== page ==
Potential Explanatory Factors for Higher Incident Hip Fracture Risk in Older Diabetic Adults

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Elsa S. Strotmeyer ; Aruna Kamineni ; Jane A. Cauley ; John A. Robbins ; Linda F. Fried ; David S. Siscovick ; Tamara B. Harris ; Anne B. Newman (2011)
  • Publisher: Hindawi Limited
  • Journal: Current Gerontology and Geriatrics Research, volume 2,011 (issn: 1687-7063, eissn: 1687-7071)
  • Related identifiers: pmc: PMC3152969, doi: 10.1155/2011/979270
  • Subject: Clinical Study | Geriatrics | RC952-954.6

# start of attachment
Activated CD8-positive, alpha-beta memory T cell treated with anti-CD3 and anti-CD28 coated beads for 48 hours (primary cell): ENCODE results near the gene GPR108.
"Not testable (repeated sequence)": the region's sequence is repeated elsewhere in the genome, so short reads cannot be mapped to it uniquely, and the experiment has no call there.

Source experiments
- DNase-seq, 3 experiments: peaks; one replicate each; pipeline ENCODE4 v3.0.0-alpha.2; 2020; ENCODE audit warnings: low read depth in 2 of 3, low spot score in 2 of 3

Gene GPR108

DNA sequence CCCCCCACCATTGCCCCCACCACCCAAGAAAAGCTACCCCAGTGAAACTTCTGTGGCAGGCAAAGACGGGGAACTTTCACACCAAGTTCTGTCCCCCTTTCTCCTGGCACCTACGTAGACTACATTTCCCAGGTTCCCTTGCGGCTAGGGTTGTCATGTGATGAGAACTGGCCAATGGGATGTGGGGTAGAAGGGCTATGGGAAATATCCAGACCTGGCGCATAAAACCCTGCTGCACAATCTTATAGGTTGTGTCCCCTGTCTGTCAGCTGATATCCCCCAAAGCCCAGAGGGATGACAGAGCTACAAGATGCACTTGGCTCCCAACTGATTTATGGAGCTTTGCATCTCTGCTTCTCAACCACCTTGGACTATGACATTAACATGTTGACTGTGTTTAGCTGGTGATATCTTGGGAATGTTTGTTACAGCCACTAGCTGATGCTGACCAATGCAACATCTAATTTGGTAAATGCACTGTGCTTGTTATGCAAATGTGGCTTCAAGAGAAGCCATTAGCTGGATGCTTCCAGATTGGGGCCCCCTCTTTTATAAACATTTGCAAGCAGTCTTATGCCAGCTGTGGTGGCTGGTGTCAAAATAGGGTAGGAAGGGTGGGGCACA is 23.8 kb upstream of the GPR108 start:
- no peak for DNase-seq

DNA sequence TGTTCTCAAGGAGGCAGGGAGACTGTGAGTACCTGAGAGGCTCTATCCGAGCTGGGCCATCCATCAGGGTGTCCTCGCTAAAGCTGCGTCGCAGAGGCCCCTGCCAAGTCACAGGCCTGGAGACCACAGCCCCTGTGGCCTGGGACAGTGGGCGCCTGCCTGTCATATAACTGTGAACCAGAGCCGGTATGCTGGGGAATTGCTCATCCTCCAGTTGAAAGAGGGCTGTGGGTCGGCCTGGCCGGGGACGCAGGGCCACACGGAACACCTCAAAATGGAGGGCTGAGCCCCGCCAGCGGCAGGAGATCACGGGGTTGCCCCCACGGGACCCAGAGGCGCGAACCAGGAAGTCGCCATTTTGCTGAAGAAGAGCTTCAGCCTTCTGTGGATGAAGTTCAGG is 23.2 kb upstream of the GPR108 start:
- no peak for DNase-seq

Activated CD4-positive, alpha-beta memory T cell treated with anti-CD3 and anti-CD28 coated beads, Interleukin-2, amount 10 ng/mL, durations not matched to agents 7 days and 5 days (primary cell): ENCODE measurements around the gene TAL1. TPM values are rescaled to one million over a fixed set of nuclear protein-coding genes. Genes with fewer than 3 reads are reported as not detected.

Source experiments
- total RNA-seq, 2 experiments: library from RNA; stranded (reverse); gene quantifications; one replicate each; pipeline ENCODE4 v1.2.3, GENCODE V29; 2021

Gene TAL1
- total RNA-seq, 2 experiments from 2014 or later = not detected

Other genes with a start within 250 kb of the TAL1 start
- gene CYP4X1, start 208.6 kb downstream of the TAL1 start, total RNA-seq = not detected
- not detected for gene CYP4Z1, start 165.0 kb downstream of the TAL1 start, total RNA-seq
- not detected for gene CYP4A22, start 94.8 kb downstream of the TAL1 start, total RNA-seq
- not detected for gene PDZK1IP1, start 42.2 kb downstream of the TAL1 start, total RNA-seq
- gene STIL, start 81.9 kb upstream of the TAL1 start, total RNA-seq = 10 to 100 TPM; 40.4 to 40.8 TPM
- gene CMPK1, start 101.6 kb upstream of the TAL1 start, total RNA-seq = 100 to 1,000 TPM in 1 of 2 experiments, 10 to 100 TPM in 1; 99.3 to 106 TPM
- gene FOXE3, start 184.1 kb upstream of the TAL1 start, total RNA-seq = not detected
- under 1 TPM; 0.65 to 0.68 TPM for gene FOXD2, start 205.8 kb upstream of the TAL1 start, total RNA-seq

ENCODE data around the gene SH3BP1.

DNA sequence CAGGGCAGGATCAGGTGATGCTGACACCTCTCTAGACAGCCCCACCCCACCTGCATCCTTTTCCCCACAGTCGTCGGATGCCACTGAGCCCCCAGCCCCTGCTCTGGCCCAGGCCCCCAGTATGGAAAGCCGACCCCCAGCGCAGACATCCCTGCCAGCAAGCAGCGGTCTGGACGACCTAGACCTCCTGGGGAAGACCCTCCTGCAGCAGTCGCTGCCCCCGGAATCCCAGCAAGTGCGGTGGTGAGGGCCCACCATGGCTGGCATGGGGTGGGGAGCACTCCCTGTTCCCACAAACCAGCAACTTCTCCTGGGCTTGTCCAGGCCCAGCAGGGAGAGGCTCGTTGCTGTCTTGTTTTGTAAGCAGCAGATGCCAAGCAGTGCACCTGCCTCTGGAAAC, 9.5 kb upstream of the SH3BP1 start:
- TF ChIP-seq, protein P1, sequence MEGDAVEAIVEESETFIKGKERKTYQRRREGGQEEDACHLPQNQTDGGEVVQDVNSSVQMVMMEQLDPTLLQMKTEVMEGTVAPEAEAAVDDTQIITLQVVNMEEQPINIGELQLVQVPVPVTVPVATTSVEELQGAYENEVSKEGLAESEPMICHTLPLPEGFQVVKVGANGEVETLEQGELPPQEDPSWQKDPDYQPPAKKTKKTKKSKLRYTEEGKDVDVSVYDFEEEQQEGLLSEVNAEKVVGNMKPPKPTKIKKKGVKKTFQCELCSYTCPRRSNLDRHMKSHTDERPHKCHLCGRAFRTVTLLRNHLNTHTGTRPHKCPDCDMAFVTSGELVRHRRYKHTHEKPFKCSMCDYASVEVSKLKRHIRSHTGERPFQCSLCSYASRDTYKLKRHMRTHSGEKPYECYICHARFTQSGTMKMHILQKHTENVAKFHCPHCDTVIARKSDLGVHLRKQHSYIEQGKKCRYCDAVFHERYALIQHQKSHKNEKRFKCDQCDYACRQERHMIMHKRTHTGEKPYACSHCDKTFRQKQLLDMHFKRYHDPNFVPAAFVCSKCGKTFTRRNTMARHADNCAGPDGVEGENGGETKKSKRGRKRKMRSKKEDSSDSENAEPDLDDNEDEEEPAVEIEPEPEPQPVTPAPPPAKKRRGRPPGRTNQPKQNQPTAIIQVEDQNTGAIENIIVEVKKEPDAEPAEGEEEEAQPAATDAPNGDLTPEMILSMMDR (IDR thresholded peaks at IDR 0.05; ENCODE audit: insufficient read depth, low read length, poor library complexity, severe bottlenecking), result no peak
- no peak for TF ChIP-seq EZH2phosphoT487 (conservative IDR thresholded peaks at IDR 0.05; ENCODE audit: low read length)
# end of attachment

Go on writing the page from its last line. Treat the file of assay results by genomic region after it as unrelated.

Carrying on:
Type 2 diabetes is associated with higher fracture risk. Diabetes-related conditions may account for this risk. Cardiovascular Health Study participants (N = 5641; 42.0% men; 15.5% black; 72.8±5.6 years) were followed 10.9 ± 4.6 years. Diabetes was defined as hypoglycemic medication use or fasting glucose (FG) ≥126 mg/dL. Peripheral artery disease (PAD) was defined as ankle-arm index <0.9. Incident hip fractures were from medical records. Crude hip fracture rates (/1000 person-years) were higher for diabetic vs. non-diabetic participants with BMI <25 (13.6, 95% CI: 8.9–20.2 versus 11.4, 95% CI: 10.1–12.9) and BMI ≥25 to <30 (8.3, 95% CI: 5.7–11.9 versus 6.6, 95% CI: 5.6–7.7), but similar for BMI ≥30. Adjusting for BMI, sex, race, and age, diabetes was related to fractures (HR = 1.34; 95% CI: 1.01–1.78). PAD (HR = 1.25 (95% CI: 0.92–1.57)) and longer walk time (HR = 1.07 (95% CI: 1.04–1.10)) modified the fracture risk in diabetes (HR = 1.17 (95% CI: 0.87–1.57)). Diabetes was associated with higher hip fracture risk after adjusting for BMI though this association was modified by diabetes-related conditions.